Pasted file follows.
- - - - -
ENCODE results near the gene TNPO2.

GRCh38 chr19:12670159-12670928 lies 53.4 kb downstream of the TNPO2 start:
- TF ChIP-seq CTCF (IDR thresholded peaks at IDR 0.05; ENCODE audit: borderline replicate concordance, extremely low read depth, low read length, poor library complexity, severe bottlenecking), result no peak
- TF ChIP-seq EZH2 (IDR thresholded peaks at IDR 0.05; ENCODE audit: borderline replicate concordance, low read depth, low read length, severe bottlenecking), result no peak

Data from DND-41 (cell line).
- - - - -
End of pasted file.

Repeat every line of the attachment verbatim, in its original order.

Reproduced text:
ENCODE results near the gene TNPO2.

GRCh38 chr19:12670159-12670928 lies 53.4 kb downstream of the TNPO2 start:
- TF ChIP-seq CTCF (IDR thresholded peaks at IDR 0.05; ENCODE audit: borderline replicate concordance, extremely low read depth, low read length, poor library complexity, severe bottlenecking), result no peak
- TF ChIP-seq EZH2 (IDR thresholded peaks at IDR 0.05; ENCODE audit: borderline replicate concordance, low read depth, low read length, severe bottlenecking), result no peak

Data from DND-41 (cell line).